When India won its independence 60 years ago, expectations about its future were abysmally low. Winston Churchill famously described India as a mere "geographical expression" — a land that was "no more a united nation than the Equator" — with more than 35 languages and each language spoken by one million people. Although the country belied predictions of disintegration, India was an economic tortoise for much of its history. Growing at just 3% a year until the 1980s — the famous "Hindu rate of growth" — the notion that India could ever rise to the level of an economic superpower seemed a distant prospect.
The turning point came in 1991 when then-Finance Minister (and current Prime Minister) Manmohan Singh introduced wide-ranging economic reforms that began to unleash India’s enormous potential. By all outward indications, the reforms have been a spectacular success. India’s GDP growth last year touched 9.4% to make the country the second-fastest growing economy in Asia. India today ranks as the world’s fourth-largest economy (in purchasing power parity terms) and has created more billionaires than any other country in Asia.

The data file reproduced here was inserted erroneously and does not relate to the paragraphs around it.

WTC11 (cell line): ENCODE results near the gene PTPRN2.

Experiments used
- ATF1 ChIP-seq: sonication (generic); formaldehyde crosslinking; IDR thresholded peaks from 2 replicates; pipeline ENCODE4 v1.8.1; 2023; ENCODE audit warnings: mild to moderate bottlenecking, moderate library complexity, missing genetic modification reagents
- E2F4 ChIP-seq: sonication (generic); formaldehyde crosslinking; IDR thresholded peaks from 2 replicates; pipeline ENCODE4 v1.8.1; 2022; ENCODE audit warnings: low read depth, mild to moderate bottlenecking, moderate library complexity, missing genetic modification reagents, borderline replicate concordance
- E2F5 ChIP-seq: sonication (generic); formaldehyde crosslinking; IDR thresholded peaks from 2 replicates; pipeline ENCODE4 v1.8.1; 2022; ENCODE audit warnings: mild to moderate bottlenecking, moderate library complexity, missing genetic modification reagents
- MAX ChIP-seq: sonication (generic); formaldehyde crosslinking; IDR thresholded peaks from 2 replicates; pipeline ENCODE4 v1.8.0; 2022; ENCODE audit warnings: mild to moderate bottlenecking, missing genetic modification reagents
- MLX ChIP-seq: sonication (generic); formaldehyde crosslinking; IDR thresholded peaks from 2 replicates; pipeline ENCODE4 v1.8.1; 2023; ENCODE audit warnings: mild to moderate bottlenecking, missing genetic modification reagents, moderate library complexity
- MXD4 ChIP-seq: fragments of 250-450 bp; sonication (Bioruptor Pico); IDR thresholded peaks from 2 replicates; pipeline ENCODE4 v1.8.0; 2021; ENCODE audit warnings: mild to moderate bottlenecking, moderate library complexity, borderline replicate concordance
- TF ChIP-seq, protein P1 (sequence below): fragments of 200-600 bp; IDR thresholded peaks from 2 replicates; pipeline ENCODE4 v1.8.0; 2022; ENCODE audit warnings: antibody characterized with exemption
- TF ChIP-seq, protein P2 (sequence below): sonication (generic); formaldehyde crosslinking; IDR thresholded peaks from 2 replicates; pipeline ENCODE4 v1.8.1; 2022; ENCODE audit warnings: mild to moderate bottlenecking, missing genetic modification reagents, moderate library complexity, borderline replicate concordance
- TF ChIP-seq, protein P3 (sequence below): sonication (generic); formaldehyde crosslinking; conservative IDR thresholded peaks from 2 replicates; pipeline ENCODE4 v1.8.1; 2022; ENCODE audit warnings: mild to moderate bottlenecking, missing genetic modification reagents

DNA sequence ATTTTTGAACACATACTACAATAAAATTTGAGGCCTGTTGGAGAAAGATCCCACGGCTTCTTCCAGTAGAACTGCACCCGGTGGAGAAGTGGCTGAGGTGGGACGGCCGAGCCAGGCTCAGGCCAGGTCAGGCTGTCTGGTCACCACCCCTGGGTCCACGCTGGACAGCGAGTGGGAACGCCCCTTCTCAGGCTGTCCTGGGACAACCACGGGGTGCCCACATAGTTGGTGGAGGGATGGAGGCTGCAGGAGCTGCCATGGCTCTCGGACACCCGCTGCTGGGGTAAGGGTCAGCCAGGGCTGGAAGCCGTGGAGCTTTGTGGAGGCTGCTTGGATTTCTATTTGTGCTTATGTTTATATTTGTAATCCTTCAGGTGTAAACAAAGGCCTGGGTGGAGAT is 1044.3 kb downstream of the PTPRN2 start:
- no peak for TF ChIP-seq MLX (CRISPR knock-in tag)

India’s stock market also has been on fire, with the benchmark BSE Sensex index peaking at 15,776 for the first time in July. And even after the recent correction, local investors have almost doubled their money in the past 12 months. Foreign investors have done even better, their returns boosted by an appreciating rupee.